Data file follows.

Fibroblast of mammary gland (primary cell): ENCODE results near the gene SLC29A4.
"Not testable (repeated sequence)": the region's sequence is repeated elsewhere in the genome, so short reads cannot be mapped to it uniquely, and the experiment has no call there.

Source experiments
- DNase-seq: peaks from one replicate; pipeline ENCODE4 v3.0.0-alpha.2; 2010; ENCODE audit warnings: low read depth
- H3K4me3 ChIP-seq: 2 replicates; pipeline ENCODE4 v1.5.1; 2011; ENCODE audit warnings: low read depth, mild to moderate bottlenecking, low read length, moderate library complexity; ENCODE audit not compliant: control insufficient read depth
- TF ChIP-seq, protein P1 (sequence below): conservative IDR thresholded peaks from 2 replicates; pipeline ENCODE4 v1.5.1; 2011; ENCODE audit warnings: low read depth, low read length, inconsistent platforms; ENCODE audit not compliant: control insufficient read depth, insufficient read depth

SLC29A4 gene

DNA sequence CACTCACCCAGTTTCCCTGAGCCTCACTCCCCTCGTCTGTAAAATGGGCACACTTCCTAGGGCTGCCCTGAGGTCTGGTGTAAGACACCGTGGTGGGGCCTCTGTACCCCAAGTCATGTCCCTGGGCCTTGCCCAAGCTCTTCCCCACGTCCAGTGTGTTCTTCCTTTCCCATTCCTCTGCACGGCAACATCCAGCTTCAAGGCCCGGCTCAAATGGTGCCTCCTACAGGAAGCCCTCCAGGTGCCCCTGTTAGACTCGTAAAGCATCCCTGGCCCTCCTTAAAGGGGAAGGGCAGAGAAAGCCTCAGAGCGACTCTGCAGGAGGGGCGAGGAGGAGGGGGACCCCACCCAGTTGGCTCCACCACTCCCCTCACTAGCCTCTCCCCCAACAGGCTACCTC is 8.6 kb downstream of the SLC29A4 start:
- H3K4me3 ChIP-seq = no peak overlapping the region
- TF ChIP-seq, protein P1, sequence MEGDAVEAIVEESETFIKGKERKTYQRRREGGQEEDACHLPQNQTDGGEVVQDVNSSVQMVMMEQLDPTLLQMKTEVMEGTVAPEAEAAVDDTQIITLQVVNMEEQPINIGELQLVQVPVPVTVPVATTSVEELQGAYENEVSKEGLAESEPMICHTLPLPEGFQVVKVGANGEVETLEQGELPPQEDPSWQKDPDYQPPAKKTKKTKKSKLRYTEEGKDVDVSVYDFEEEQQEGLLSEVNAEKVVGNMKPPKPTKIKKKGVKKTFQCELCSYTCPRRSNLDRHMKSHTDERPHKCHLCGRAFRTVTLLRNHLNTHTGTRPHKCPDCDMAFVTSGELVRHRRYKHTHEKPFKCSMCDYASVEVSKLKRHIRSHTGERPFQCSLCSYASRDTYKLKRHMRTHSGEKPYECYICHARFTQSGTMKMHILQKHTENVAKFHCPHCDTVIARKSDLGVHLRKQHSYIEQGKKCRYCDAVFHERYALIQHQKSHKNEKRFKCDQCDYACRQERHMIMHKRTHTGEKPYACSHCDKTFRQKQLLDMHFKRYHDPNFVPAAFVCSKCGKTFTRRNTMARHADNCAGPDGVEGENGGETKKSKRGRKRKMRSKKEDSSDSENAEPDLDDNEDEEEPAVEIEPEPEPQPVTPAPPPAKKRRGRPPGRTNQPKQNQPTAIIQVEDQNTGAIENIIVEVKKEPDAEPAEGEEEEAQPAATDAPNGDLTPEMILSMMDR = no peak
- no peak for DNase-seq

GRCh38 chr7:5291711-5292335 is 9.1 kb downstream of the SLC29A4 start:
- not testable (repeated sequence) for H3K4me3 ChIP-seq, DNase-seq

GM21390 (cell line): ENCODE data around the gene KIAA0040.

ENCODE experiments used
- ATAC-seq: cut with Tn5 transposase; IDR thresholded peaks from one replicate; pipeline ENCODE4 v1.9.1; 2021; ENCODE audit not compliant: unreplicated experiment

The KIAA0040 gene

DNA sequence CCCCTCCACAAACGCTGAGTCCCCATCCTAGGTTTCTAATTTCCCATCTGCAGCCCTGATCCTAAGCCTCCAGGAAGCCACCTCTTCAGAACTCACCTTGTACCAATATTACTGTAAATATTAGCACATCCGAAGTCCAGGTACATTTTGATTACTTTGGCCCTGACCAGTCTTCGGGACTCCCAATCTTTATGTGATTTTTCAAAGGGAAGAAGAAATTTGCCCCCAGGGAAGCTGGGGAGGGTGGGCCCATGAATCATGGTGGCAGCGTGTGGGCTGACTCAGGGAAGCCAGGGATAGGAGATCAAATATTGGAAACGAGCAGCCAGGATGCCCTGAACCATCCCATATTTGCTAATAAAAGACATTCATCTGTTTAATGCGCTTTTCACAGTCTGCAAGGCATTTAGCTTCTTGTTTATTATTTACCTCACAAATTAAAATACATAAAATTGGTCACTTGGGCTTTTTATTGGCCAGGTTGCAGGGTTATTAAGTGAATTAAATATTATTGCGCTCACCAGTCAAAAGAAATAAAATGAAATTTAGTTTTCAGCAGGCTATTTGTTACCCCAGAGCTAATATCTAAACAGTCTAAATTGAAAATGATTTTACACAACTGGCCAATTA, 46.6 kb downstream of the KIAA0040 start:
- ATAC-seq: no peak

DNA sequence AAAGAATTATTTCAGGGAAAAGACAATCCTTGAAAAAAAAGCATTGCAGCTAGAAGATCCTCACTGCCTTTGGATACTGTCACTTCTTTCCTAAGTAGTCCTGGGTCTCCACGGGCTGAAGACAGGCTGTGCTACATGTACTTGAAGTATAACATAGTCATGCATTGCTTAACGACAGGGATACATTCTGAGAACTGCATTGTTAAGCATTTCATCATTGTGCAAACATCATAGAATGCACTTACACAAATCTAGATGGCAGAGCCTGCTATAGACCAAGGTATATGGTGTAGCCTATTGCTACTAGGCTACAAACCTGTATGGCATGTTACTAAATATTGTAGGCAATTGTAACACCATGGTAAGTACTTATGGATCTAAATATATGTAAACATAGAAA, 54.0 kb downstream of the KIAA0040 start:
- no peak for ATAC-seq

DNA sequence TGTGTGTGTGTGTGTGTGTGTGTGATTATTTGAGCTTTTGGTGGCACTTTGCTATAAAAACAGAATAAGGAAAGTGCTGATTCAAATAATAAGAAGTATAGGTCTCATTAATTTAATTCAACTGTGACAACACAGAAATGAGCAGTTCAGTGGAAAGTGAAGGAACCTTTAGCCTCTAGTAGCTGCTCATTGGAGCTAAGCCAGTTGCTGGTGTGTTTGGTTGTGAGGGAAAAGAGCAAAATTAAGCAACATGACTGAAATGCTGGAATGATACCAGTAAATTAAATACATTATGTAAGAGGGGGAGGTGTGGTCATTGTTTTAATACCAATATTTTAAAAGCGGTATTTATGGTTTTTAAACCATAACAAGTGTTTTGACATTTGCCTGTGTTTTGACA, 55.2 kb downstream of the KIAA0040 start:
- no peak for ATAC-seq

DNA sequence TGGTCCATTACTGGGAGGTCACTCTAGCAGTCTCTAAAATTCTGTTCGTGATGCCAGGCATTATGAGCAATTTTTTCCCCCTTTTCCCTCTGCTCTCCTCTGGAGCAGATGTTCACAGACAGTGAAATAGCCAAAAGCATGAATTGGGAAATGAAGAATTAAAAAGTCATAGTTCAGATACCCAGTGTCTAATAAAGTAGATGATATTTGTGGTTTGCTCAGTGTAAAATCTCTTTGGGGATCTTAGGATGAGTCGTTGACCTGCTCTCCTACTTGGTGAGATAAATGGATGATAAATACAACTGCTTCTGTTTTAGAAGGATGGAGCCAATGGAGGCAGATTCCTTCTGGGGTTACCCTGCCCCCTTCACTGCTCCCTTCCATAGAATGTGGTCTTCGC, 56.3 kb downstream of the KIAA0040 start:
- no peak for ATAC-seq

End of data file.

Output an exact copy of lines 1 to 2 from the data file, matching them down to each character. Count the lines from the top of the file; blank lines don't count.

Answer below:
Fibroblast of mammary gland (primary cell): ENCODE results near the gene SLC29A4.
"Not testable (repeated sequence)": the region's sequence is repeated elsewhere in the genome, so short reads cannot be mapped to it uniquely, and the experiment has no call there.